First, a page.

After spending some time with an early build of End of Nations, I can safely say that it’s a bit early to conclude much about how it plays. That last phase of unit balance and interface polish does a lot to a real time strategy game. That won’t happen to End of Nations for a few more months. Suffice to say that at this point, the game shows every sign of developer Petroglyph getting back in touch with their Command & Conquer roots.
After the jump, some commanding, some conquering
I got to play a few matches during a press demo, and these played out very similarly to Command & Conquer 4 in terms of the moment-to-moment gameplay. You earned deployment points, which you spent to call in and later reinforce the handful of units you’d pre-selected for the battle. You could swap out one set of units for another if you found yourself on the wrong end of a rather rigid rock/paper/scissors equation. Each unit had some sort of special attack or ability to activate. You could also spend your resources to activate the equivalent of “god powers”, some of which were based on your choice of commander, and others that required controlling a point on the map. It wasn’t anything new, and the stakes didn’t feel very high considering that End of Nations will eventually rely on a persistent commander who earns experience and money, as well as units you can upgrade.
However, I really enjoyed a head-to-head tower defense mode. Each player has a base at either end of the map. The base is under attack by waves of AI units. You spend your resources to build up your defenses, buy more units, and even to spawn more powerful attacks against the other player. If you’re feeling brave, you can strike out onto the map to grab control points for more resources or special powers. You could even help the AI attack the other guy. It was a pretty nifty head-to-head variation on the tower defense theme. I’m sure there are a dozen Starcraft II mods that do exactly this, but I’m glad to see Petroglyph making it an official way to play End of Nations.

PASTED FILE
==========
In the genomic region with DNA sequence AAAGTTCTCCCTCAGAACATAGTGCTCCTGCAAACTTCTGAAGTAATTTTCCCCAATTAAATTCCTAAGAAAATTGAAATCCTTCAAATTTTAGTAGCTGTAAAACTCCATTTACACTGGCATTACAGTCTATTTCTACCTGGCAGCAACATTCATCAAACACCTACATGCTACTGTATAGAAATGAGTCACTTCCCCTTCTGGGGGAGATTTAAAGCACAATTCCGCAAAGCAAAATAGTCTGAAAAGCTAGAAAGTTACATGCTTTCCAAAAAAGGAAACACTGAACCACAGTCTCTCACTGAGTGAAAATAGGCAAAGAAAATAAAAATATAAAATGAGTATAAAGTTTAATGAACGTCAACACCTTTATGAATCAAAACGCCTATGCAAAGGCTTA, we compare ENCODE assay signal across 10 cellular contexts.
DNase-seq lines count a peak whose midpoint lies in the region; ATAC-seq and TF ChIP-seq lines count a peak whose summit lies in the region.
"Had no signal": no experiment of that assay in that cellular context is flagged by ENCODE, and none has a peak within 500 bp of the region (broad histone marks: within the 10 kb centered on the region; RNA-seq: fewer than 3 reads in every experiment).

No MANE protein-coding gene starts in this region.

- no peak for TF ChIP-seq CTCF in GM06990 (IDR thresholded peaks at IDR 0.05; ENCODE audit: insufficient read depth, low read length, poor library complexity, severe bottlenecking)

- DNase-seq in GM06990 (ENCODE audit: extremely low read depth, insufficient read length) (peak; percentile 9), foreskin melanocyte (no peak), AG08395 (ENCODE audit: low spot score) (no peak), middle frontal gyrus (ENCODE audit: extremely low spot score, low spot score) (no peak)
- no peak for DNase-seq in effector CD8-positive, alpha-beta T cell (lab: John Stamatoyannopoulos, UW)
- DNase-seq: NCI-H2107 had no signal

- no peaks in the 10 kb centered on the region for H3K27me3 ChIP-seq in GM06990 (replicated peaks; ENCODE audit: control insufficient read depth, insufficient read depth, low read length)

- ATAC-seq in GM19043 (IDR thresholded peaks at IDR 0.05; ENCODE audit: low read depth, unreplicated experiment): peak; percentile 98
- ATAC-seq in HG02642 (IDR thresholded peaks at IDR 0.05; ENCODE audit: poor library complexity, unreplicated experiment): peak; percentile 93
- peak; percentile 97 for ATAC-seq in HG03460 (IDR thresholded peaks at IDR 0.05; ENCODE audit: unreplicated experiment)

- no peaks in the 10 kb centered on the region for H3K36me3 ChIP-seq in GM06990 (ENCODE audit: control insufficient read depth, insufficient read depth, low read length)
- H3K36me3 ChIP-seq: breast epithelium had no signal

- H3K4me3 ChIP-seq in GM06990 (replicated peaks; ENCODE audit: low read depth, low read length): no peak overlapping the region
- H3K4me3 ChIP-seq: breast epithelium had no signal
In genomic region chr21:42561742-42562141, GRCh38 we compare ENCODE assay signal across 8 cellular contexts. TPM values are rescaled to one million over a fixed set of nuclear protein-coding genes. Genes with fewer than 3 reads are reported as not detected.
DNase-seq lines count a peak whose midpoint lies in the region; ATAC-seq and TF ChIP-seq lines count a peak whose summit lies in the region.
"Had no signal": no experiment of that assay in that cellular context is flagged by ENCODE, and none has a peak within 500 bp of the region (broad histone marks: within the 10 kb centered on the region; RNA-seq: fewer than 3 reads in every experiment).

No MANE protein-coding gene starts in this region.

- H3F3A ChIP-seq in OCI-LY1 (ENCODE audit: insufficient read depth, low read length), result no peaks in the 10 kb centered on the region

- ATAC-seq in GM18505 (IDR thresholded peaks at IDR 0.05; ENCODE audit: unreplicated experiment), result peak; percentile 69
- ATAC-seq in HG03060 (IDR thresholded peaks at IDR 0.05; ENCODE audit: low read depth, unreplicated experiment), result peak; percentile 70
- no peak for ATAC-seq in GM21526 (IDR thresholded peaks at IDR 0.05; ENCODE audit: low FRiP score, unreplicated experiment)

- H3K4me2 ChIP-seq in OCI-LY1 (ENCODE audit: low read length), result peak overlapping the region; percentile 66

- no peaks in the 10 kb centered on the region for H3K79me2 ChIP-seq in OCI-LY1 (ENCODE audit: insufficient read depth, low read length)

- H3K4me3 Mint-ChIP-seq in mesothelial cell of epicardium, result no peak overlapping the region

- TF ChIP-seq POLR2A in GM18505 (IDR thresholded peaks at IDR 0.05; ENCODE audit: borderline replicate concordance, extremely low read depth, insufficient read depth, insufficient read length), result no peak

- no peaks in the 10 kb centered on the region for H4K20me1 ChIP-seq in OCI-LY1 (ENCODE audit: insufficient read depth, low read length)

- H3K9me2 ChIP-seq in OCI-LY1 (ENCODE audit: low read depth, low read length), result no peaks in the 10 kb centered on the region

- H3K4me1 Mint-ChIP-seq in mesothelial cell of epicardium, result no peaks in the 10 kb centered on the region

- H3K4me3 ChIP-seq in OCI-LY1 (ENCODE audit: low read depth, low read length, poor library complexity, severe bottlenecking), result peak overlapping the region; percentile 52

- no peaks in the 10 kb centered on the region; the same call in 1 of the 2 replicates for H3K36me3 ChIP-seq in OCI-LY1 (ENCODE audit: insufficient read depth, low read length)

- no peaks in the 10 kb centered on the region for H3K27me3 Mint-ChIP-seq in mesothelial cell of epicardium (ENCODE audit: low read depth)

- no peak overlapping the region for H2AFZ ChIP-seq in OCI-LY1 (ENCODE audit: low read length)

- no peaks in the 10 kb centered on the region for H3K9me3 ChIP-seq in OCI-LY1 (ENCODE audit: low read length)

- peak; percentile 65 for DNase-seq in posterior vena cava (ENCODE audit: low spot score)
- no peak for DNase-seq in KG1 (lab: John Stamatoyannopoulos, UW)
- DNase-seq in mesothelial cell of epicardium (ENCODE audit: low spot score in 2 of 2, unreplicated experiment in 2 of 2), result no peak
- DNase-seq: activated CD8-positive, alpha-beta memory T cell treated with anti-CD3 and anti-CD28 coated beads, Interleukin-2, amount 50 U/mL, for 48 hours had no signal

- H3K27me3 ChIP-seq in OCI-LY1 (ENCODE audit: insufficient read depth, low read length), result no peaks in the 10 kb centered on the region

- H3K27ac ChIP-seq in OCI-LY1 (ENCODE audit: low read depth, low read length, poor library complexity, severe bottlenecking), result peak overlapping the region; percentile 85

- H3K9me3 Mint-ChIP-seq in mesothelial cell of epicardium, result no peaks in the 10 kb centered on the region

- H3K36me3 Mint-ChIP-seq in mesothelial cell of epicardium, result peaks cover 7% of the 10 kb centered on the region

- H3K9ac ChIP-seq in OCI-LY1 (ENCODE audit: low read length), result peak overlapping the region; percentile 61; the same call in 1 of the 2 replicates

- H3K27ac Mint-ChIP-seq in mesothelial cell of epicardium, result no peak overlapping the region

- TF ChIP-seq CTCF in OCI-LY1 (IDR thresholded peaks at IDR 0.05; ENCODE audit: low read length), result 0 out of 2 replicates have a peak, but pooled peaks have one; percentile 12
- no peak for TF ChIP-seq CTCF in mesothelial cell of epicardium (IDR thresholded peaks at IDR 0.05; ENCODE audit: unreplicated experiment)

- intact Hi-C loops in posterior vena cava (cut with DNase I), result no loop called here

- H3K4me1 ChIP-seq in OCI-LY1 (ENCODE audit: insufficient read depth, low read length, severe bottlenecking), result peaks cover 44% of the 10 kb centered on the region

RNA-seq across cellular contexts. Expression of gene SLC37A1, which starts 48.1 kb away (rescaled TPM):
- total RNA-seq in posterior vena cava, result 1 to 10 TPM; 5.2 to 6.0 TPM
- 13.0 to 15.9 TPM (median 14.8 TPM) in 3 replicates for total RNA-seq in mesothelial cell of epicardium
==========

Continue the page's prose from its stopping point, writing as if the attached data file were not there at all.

Probably the most prominent fact about End of Nations at this early stage, before we can get a solid sense for how it plays, is the business model. This is arguably the first RTS with traditionally AAA production values going free-to-play. And I don’t mean that Age of Empires Online faux free-to-play. According to publisher Trion, End of Nations will be completely and entirely free when it comes to gameplay. You will be able to use any commander without a limit on your level. You will have unrestricted access to all the units. Multiplayer games and the full range of advancement will be entirely available without paying a cent. Trion intends to make money selling cosmetic frippery for your army. For instance, bacon, pizza, rainbow, and tie-dye skins, each of which is exactly what it sounds like. I wouldn’t be caught dead fielding units with any of those skins. I am strictly a polka dot man.
Given that this is a game in which you upgrade persistent units by adding mods (these are often loot drops or mission rewards), there are plenty of options for Trion to make money selling these. Note, however, that the more you upgrade a unit, the more it costs to deploy it into a match. The idea is that you won’t be able to buy your way to a gameplay advantage. End of Nations will gradually roll out its single player campaign only after the multiplayer has been online for a few months. I can imagine selling packs of single-player content will also be an option for Trion to monetize End of Nations. But the takeaway point is that End of Nations is intended to offer the same basic experience to players who pay for it and players who don’t want to spend a dime.
Currently, the plan is that End of Nations will enter beta sometime this summer, with an official roll out shortly thereafter, and the single-player and cooperative story missions appearing sometime this fall.